The sap rose so early this year, maple buckets could be seen hanging the first week of February. I’m itching to grow things. Sprouting can calm the itch until I can get in the dirt. It’s easy to do, and the results are delicious. In 1975, my boyfriend (I’ll call him “Ronny”) and I drove across the U.S. in a blue Volkswagen station wagon he’d named Honolea (yes, as in Puff the Magic Dragon. I just want to give you the full picture, here). We didn’t have much and didn’t make it to California on that trip, but our last $150 paid for a 2½-room apartment in Denver. Ronny got a job right away at the university cafeteria, but it took me a couple of weeks longer to find work. There was rhubarb growing in our backyard, and Ronny occasionally brought home kitchen scraps, but there would be no paycheck for two weeks.
Looking for cheap, nourishing food, I learned about sprouting. When I decided on the subject for this article, I’d forgotten what an abyss the internet can be for those as naive and playful as myself. I began researching “what kind of nutrition can you get from sprouts?” and found several arguments, many of them angry and self-righteous. For those readers with strong opinions regarding enzymes, nutrition, ‘live food’ or related subcontext, I hope you’ll read peacefully, as this writing comes from an amateur foodie in the spirit of sharing.
Sprouts are nutritious. They contain protein, vitamins and minerals in varying quantities, depending on what you sprout. For example, sprouted lentils have lots of protein, vitamins B and C, magnesium, potassium and iron*. Sprouts also contain enzymes. Many of us have trouble with our digestion. Eating raw sprouts can help, and enzymes are one of the reasons. Anything that starts life as a seed can be sprouted. Any sprout contains more nutritional qualities than its unsprouted seed. Sprouts taste good raw on salads, sandwiches, or juiced. They can be stir-fried, baked or added to omelettes. It’s good to eat them when the seeds have cotyledons, the primary leaf of the plant embryo. For some beans, it’s also good to eat the leaf.
It’s fun to grow sprouts. Kids love to watch a seed’s progress, and it may inspire those previously unwilling to eat something green. The basic premise is to moisten the seeds enough for them to start. Simple, right? In 1975, we poked holes in the top of a mayonnaise jar with hammer and nail to drain the water. This didn’t work well with tiny seeds like alfafa, as we lost many of them down the drain before they grew to a size. Kits can be bought for larger quantities and varieties of sprouting, but a simple way is to use a mason jar. You can invent a strainer with a lid as we did, or use cheese cloth with a rubber band, or a sprouting screen.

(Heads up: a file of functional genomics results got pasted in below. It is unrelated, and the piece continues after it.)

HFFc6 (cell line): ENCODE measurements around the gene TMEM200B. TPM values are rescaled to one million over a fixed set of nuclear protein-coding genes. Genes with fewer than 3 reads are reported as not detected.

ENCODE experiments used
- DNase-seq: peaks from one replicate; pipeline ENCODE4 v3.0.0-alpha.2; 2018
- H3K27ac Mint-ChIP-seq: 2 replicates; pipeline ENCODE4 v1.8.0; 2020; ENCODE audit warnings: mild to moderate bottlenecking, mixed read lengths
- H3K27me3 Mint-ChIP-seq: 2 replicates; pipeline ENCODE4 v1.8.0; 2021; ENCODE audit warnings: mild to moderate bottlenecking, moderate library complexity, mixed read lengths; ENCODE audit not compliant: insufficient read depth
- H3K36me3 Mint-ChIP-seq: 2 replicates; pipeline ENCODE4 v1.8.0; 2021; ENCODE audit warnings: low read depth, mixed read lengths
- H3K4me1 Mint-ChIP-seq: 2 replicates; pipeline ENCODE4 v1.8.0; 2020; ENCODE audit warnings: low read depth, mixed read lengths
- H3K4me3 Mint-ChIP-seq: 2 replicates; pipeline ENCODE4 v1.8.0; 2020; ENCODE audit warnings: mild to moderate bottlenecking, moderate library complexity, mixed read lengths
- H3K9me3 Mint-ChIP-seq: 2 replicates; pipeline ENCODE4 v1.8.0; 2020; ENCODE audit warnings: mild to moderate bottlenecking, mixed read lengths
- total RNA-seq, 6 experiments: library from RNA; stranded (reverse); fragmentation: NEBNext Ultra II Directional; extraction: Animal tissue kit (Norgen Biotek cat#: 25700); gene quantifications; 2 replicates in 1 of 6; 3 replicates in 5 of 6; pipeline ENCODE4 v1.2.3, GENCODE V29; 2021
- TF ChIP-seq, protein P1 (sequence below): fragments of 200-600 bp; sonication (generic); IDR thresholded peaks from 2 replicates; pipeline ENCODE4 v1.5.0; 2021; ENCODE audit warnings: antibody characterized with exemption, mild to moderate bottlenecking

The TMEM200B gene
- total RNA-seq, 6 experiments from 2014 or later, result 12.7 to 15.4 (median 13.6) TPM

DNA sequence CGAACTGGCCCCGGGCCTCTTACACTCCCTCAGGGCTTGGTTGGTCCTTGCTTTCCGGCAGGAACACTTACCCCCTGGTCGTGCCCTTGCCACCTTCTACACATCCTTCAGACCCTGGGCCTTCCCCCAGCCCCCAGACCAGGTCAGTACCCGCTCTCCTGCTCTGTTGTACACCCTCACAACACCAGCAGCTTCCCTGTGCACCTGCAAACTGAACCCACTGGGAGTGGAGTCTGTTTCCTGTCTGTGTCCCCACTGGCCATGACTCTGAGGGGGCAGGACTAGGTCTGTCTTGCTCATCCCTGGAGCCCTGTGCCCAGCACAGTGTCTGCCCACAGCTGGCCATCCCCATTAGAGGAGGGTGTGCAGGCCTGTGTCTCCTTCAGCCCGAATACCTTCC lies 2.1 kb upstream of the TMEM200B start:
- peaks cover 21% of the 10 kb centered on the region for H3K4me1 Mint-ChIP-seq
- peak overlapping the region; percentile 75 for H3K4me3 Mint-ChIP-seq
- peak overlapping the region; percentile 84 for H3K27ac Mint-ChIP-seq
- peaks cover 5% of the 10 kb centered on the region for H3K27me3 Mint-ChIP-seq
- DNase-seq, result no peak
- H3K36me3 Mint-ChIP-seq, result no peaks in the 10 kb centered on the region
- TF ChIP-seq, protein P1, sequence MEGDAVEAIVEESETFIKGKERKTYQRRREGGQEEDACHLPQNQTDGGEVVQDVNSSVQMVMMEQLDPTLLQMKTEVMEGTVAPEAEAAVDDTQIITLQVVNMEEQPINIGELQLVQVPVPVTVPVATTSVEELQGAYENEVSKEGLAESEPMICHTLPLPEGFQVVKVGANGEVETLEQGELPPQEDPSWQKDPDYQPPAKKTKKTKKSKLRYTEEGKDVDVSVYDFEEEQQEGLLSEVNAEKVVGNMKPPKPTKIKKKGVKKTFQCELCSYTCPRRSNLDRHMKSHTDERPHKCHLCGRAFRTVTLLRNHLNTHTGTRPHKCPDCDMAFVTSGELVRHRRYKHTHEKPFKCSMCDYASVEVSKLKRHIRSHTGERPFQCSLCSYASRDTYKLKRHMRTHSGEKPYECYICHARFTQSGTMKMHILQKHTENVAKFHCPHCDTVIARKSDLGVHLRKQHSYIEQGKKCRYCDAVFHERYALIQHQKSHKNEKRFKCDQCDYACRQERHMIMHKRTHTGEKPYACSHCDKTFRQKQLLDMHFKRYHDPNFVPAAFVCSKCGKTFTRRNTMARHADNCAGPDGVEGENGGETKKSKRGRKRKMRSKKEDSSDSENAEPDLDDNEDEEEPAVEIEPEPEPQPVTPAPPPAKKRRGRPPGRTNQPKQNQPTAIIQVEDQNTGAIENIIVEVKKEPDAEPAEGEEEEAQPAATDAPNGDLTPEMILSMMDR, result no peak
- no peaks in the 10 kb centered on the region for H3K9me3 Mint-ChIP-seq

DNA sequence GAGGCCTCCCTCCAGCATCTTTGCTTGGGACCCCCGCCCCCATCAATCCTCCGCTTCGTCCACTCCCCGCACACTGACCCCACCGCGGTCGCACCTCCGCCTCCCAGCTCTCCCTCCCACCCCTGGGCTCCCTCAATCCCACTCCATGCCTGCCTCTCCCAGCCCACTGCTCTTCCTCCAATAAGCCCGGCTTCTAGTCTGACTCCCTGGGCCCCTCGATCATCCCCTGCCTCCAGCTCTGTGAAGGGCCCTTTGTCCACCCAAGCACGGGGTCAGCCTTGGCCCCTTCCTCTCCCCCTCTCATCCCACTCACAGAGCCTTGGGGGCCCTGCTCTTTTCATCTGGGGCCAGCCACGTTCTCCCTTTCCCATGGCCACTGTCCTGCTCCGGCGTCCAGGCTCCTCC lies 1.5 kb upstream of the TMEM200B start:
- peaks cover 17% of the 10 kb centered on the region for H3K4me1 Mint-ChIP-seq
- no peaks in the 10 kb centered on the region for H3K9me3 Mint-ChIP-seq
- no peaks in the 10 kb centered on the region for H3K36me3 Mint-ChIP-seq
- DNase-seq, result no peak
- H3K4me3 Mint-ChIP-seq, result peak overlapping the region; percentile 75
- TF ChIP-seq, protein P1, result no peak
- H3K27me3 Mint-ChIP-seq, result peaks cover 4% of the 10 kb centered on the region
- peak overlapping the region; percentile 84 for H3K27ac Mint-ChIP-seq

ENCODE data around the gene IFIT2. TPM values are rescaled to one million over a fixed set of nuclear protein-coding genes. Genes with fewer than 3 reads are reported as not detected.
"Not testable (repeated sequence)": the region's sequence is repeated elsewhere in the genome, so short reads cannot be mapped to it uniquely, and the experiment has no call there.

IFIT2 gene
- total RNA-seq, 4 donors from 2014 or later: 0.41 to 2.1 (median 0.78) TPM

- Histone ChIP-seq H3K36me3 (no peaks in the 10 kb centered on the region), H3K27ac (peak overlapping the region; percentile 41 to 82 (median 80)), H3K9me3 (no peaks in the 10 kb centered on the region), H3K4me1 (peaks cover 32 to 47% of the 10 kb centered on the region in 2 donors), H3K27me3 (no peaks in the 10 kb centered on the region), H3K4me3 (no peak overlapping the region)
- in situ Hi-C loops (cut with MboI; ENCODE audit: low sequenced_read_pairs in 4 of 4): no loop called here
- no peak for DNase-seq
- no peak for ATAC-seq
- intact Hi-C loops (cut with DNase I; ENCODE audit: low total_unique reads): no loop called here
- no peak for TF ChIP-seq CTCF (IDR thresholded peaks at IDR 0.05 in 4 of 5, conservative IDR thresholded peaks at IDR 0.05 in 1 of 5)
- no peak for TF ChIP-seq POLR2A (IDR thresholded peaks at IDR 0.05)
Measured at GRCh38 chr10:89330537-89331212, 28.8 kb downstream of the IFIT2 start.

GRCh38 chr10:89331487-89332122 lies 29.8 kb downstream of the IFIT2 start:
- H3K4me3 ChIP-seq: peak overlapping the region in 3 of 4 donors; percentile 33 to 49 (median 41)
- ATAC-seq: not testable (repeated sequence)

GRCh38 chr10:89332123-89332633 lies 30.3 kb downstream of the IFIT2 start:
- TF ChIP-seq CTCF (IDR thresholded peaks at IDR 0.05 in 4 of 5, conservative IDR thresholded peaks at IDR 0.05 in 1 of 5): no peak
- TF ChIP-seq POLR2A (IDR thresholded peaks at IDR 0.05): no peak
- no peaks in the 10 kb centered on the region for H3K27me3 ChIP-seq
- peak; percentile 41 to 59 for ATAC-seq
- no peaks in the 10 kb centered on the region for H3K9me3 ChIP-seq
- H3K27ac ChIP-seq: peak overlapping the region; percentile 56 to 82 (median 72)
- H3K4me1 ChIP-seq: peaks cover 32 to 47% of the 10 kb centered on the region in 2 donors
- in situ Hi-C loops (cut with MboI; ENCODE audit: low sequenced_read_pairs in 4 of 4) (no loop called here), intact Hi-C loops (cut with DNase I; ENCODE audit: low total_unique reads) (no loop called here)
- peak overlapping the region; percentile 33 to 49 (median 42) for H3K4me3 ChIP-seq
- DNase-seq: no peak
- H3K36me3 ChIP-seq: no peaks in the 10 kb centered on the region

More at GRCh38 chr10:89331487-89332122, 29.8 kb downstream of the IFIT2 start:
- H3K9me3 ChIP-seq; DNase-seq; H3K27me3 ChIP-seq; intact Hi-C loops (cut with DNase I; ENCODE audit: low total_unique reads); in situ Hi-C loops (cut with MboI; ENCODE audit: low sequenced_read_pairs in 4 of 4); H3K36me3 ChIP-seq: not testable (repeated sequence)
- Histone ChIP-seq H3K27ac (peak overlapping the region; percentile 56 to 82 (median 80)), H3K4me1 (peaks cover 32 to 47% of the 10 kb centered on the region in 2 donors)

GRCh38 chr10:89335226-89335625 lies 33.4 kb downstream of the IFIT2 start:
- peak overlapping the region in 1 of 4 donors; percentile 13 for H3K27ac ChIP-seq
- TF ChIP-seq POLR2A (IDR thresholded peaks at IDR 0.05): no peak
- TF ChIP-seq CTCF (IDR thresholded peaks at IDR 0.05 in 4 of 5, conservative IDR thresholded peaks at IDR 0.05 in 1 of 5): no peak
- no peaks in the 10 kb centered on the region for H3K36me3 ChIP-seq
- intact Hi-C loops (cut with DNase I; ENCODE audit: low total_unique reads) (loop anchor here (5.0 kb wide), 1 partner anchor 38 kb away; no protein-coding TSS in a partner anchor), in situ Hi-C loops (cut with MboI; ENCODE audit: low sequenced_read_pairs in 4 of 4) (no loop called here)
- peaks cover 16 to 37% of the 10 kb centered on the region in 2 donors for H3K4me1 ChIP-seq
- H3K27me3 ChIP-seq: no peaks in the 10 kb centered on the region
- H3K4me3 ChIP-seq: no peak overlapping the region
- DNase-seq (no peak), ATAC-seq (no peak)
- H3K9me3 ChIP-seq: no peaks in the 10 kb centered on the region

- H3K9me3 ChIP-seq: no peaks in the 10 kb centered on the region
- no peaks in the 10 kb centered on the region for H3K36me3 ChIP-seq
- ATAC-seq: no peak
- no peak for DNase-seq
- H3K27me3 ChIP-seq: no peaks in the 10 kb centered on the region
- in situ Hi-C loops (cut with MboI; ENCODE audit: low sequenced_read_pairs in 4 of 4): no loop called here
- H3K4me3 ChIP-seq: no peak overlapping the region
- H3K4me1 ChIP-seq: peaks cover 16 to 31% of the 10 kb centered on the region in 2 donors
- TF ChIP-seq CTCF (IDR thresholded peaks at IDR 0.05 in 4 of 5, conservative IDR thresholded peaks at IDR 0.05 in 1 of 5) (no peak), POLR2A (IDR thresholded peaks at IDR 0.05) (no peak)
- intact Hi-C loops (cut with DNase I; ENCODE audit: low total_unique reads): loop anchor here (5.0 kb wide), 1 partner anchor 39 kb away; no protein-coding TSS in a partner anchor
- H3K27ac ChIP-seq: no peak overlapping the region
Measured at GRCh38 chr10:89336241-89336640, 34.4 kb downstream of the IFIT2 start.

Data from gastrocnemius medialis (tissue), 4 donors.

My favorite seeds to sprout are alfalfa, clover, broccoli, and garbanzo beans. You’ll have to experiment with how many seeds to use at a time because as they grow they’ll take up more space. If they’re too crowded, they can get moldy. Eat sprouts within a few days. If they’re left out too long in warmer temperatures, bacteria can grow and make your sprouts unsafe to eat. Federal government regulations require professional food services to store sprouts below 41 degrees. So when they’re ready, put ‘em in the fridge.
Here’s a basic procedure to use for alfalfa seeds:
- put about 2 Tbsp. of seeds in a mason jar and cover with 2 cups cool w a t e r . Soak 8-12 hours.
- Drain the water, then rinse and drain again.
- Set the jar out of direct sunlight, but not in the dark, at room temperature with the draining cover on.
- Rinse and drain twice a day for 4-6 days. You’ll know they’re ready to eat when most of them are showing green.
Bean Sprout Book by Gay Courter (1973)
The Sprouting Book by Ann Wigmore (1986)
The Miracle Food by Steve Meyerwitz (1998) www.sproutpeople.org
*USDA National Nutrient Database for Standard Reference, Release 28